Ben Osborn
Cloud & Software Engineering

Cloud & Software Engineering

Restricting API Gateway Traffic To CloudFront

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Restricting API Gateway Traffic To CloudFront

Restrict AWS API Gateway traffic to only accept requests from a CloudFront distribution

Ben Osborn's photo
Ben Osborn
ยทJun 28, 2022ยท

3 min read

Table of contents

  • Previously...
  • Why
  • How
  • Implementation
  • In conclusion

Previously...

In our last few blogs, we've been setting up a way to dynamically resize images using AWS. In the most recent blog, I mentioned securing your API Gateway to only accept requests from CloudFront. In this blog, I'm going to be showing off two ways to do this.

Why

We do not want users making unnecessary requests to our API when we already have the content available in our CDN as we will incur extra costs by doing so. In addition, if we add a layer of security to our CloudFront distribution using AWS WAF (which may be discussed in later blogs), if the user has direct access to our API then they can bypass these protections.

How

We're going to be using API Gateway's built-in API key access to prevent direct unrestricted access. Our CloudFront distribution will be the only service aware of this API key and will use it to fetch the user's data on their behalf. It will do so by forwarding custom headers containing the API key to the API on every request, which the end-user is unaware of.

Implementation

Configuring API Gateway

To get started, head to your AWS console and navigate to your API Gateway dashboard. Select the API you created in the previous blog, then head to Usage plans and press Create.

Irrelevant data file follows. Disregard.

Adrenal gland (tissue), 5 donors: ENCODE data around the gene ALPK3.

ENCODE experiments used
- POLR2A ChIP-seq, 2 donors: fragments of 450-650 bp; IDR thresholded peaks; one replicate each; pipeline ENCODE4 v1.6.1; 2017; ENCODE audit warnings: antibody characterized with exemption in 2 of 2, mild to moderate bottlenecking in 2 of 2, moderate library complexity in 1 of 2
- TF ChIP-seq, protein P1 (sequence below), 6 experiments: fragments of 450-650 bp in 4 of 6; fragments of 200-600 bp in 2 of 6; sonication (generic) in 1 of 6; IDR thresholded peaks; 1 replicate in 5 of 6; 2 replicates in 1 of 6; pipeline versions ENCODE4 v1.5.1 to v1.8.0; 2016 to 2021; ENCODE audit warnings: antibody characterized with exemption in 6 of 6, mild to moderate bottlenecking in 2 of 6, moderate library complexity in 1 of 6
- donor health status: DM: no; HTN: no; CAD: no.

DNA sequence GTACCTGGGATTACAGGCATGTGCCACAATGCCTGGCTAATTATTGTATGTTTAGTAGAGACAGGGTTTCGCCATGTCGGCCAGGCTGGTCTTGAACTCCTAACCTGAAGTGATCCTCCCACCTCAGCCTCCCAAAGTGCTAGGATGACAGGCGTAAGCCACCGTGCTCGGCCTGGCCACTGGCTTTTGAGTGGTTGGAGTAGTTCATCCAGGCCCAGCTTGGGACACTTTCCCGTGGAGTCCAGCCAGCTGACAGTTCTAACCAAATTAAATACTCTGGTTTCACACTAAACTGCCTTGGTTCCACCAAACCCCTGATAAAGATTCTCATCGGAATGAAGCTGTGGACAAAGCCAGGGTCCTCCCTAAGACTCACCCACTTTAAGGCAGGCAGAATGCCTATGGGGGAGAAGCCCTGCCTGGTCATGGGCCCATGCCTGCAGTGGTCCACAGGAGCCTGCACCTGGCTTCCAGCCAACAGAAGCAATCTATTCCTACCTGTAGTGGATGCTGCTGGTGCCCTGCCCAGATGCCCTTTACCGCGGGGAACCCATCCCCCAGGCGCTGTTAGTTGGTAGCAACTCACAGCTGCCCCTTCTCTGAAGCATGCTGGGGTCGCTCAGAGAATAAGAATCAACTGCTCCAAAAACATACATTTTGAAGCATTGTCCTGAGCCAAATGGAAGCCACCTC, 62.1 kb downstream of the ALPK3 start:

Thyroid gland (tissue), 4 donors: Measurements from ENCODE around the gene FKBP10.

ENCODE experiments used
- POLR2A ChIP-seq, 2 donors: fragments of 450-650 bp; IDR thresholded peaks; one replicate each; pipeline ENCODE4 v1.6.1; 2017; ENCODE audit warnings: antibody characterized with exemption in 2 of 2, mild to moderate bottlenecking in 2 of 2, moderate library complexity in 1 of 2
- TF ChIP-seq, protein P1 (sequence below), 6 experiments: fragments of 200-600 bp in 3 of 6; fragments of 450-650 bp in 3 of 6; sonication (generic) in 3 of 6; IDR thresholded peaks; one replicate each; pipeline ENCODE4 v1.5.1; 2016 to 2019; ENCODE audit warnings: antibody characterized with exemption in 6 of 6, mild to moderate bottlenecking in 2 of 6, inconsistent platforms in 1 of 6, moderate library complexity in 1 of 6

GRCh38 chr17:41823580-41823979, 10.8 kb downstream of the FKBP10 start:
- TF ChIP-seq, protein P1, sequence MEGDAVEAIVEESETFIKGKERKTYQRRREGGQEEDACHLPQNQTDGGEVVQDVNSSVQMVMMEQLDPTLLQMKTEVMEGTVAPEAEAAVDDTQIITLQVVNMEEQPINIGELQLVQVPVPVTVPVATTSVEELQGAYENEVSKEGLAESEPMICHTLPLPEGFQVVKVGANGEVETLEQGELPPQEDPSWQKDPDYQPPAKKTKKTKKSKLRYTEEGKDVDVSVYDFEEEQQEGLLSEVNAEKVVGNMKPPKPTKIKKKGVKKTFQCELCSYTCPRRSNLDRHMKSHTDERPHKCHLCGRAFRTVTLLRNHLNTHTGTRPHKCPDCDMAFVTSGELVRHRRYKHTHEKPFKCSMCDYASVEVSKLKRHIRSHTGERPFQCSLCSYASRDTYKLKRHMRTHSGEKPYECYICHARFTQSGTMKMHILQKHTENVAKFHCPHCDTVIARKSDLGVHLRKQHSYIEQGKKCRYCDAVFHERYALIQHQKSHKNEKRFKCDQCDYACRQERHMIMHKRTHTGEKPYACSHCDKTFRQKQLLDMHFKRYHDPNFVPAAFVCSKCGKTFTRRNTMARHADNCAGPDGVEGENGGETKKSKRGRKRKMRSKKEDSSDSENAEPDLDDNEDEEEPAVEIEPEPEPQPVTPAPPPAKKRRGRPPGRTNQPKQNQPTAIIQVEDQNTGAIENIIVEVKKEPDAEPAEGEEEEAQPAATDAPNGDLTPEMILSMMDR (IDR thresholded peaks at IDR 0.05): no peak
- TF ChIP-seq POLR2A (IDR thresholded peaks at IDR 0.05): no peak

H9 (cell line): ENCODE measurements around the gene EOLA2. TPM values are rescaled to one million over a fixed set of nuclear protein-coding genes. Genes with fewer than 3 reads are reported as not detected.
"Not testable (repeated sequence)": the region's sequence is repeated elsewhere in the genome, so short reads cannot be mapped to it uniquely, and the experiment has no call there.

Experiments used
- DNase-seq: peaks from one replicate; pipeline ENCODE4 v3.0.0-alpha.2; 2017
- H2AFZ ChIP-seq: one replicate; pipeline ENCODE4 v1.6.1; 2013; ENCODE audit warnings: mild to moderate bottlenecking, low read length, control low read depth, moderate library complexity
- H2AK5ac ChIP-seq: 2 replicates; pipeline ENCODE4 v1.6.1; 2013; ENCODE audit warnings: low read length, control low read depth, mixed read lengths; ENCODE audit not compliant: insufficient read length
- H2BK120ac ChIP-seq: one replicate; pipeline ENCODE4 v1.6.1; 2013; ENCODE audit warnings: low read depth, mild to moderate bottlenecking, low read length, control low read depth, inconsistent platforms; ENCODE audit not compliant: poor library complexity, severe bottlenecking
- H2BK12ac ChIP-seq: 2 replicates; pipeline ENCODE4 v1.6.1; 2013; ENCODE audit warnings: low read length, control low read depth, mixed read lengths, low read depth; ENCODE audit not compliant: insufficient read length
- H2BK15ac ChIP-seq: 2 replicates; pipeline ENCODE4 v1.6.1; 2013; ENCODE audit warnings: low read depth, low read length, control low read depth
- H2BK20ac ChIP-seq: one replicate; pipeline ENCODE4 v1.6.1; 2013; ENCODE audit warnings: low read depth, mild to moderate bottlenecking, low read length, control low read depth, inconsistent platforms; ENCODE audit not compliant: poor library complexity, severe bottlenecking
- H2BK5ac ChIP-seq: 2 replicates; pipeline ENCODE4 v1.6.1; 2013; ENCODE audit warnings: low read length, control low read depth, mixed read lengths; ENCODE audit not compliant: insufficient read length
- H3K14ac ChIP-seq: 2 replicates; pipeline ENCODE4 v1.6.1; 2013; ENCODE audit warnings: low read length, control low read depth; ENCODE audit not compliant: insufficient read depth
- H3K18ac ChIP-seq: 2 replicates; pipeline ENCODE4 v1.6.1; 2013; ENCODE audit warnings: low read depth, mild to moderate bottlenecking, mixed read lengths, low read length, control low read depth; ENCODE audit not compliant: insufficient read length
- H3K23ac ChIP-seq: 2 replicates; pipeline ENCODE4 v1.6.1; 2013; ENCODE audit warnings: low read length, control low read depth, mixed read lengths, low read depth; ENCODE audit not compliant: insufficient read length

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Give your plan a name and uncheck Enable throttling and Enable quote. We are using our API keys to restrict unauthenticated access from outside of our CloudFront distribution, but we don't want to limit our CDN's ability to access our API. Press Next.

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Next, associate your API stage with the plan. Do this by pressing Add API Stage, and add the stage that your CloudFront distribution uses. Press the check and then press Next.

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Next, create the API key that your distribution will use. Do this by pressing Create API Key and add to Usage Plan, give the API key a name and keep the Auto generate option selected, then press Save, then when you're ready press Done.

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Finally, you will need to redeploy your API for it to reflect your changes. Do this by navigating to Resources, pressing Actions, Deploy API, then choosing your selected Deployment stage and pressing Deploy.

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Configuring CloudFront

Navigate to the dashboard for your CloudFront distribution, then go to the Origins tab. Select your origin and press Edit.

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Under the Add custom header section, press Add header, make the Header name exactly x-api-key, and give it a value of your API key. You can find the value of your API key by navigating back to the API Keys section on your API Gateway dashboard, selecting the API key you generated, and pressing Show. Once you have added your API key to the header, press Save changes, and then wait for your CloudFront distribution to update, which could take a couple of minutes.

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Testing it works

Now if you did everything right, when you make a request to your CloudFront distribution for an image with a given size, it should serve your image as it did before. However, if you make a request to your API without the header, you should receive a 403 Forbidden message.

In conclusion

So now you have secured your API so that it is only accessible through CloudFront, ensuring that your users can only access your static content through the CDN, saving you from unnecessary API calls.

In addition, if you're looking to set your CloudFront distribution up with AWS WAF for security purposes or a custom domain name, here are some resources to get you started.

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